3. "The Poison Garden" (3:50) piano intro, gorgeous and contemplative, soon joined by the pastoral imagery of Amy's lyrics sung in her usual unpredictable melodies. Beautiful, poignant, timeless. Another one best performed in the intimate, smoky darkness of the jazz lounge. (9/10)

4. "The Voice of the Lar" (20:06) opens up sounding like the jazzy side of YES: early Steve Howe, Tony, Kaye, Bill Bruford, and Chris Squire. At 6:53 there is an interesting shift into a Mellotron-and-organ-based almost Jean-Luc Ponty/Weather Report feel. At 8:30 Amy makes her first appearance with very simple and sparse accompaniment from electric piano, Mellotron, sparse bass, and cymbal play. A minute later the Yes-sound has returned while Amy continues singing. Definitely an old Time and a Word feel to the music--especially in the guitar play as this section continues. At 11:15 there is another jazzy bridge before we enter into another instrumental section--this one more a set up for some TONY BANKS-like electronic keyboard soloing. Amy returns at 12:55 while the band plays the same early YES weave. Thanks to Johan Brand and Thomas Johnson, this never gets old or boring. In the fifteenth minute there is a switch to piano base and more odd tempo constructs and accents, then to swirling organ, chunky bass, and complex PETE TOWNSEND-like guitar chord strums. Paul Mallyon is brilliant here! Amy returns to sing over the final couple minutes as the 'tron-led YES-musicians build up to their finale. Flawless composition and performances only rated down for lack of super-refreshing surprises, a little lack of diversity. It's not often bands pay tribute to early YES! (36.25/40)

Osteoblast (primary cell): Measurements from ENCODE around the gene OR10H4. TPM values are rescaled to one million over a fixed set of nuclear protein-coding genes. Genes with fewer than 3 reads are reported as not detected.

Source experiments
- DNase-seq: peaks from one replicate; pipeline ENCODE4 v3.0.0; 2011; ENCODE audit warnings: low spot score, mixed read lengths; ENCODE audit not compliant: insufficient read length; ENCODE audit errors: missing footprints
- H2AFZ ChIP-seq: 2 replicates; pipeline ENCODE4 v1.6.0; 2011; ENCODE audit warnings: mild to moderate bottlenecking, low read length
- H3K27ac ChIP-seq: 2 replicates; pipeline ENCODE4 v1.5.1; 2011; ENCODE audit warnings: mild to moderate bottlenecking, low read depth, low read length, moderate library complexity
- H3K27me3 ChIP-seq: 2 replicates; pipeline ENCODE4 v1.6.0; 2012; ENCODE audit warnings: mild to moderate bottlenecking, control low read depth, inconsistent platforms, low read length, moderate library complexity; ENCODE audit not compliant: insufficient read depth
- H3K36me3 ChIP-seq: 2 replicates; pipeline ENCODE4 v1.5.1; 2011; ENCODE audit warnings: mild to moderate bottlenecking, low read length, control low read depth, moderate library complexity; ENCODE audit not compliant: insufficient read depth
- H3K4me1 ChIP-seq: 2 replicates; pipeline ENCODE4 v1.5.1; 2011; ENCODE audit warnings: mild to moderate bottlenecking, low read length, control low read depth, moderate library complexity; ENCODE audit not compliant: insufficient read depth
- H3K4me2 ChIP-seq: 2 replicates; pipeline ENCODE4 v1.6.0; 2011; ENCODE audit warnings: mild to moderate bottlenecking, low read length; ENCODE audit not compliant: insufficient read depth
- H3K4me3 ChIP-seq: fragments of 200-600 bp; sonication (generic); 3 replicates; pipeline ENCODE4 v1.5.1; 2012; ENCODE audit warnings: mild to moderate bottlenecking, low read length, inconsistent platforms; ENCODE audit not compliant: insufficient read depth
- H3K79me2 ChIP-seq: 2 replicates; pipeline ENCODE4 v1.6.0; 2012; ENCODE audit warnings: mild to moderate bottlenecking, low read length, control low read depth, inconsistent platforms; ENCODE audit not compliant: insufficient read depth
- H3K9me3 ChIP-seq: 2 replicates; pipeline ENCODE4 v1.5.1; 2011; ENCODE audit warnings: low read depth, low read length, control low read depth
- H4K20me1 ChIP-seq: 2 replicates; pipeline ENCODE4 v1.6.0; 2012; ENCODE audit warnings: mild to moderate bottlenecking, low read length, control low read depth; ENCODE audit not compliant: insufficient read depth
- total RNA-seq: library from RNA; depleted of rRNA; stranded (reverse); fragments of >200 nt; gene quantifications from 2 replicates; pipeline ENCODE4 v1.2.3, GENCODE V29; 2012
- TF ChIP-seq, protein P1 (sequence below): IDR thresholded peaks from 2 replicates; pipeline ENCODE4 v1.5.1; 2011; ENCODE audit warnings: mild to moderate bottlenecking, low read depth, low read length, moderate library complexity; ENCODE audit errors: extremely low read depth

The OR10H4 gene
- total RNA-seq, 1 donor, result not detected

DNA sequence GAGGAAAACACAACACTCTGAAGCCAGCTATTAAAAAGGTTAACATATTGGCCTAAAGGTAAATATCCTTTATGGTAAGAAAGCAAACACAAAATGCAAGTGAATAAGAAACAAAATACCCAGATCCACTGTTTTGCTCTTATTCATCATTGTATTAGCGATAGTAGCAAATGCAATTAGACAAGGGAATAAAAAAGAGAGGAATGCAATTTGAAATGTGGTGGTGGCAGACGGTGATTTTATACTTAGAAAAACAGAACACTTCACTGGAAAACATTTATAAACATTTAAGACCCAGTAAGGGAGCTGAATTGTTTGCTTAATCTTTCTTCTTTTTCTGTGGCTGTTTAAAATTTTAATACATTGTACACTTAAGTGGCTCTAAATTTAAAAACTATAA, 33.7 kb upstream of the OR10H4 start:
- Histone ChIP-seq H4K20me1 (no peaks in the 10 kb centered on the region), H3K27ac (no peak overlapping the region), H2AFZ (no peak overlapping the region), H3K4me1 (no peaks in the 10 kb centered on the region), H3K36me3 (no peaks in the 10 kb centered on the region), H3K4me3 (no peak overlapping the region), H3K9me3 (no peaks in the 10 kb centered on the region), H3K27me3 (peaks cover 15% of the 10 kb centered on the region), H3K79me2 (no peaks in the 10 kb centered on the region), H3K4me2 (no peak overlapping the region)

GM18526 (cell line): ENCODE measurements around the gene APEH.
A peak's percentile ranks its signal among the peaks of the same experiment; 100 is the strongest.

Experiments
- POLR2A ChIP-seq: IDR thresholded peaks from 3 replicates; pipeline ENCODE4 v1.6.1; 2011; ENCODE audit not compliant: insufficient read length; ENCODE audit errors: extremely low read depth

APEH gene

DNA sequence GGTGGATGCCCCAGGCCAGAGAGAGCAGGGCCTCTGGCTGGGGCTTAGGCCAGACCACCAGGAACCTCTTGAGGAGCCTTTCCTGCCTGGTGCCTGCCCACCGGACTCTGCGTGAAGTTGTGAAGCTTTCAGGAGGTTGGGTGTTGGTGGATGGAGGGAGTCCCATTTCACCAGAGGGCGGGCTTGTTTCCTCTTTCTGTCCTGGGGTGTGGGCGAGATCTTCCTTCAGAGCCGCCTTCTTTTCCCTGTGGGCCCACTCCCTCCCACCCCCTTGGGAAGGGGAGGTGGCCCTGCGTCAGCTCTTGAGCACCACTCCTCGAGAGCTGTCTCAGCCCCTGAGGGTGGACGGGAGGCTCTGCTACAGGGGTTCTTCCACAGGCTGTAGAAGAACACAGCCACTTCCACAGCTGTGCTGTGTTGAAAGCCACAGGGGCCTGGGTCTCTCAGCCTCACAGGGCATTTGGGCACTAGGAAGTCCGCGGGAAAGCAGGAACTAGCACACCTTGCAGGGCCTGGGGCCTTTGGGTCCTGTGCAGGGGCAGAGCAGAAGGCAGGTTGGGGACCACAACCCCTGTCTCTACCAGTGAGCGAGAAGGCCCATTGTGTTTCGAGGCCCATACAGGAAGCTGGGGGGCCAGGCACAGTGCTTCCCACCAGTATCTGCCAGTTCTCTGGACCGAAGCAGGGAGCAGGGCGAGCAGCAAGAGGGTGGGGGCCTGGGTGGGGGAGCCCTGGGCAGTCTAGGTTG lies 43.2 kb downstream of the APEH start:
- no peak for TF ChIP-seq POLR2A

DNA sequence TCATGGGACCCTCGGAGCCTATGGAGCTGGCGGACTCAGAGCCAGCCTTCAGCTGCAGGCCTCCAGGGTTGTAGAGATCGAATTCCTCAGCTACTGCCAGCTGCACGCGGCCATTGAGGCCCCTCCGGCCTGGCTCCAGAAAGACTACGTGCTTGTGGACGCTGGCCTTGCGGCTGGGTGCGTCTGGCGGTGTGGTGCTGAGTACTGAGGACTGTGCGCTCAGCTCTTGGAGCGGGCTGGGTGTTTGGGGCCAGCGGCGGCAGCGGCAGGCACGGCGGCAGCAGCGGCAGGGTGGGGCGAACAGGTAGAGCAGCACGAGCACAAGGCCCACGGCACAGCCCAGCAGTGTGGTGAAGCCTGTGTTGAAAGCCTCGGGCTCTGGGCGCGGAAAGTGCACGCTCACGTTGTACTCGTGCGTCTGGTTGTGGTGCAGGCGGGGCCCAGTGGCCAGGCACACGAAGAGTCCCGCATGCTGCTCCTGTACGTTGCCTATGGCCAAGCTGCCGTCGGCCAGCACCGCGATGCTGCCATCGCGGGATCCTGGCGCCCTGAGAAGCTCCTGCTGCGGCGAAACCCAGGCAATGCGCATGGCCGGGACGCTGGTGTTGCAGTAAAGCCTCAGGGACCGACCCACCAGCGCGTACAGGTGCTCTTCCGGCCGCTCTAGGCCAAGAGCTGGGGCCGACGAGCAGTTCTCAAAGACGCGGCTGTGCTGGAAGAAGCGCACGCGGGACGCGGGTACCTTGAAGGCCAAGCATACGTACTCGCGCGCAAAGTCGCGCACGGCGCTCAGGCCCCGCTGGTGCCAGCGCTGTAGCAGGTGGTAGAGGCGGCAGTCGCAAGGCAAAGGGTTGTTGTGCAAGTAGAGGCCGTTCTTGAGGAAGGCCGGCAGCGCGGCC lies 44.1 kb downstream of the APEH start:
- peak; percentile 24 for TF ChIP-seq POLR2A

5. "Mirie It Is" (8:52) opens like a a Rickie Lee Jones piano song before Amy enters singing in an ancient language. Flute bridges the first verse to the second, opens the way for bass, percussions, and electronic keyboards to join in. What a masterful, beautiful construct! Three minutes in and Amy's only sung that initial verse: it's all been instrumental since then! Masterful performances from Anna Holmgren on the flute, Johan Brand on the chunky, forward-mixed bass, Thomas Johnson on keys, and Paul Mallyon on the drums. What 'nglag'rd would have sounded like if they had slowed it down and played with space and time more. When Phil finally joins in with two guitar tracks in the sixth minute, it's like the king has arrived! The simple and yet numerous keyboard contributions made by Thomas Johnson are so perfect! Like listening to Mike Oldfield slowed down for effect. It's not until the final minute that the music d back to the simple piano accompaniment with which Amy sings her second and final verse (same as the first). Perfection! One of my favorite songs of the year! (20/20)

Total Time 53:56

Five stars; a veritable masterpiece of mature and impressive progressive rock compositions. Definitely my vote for Album of the Year (... so far).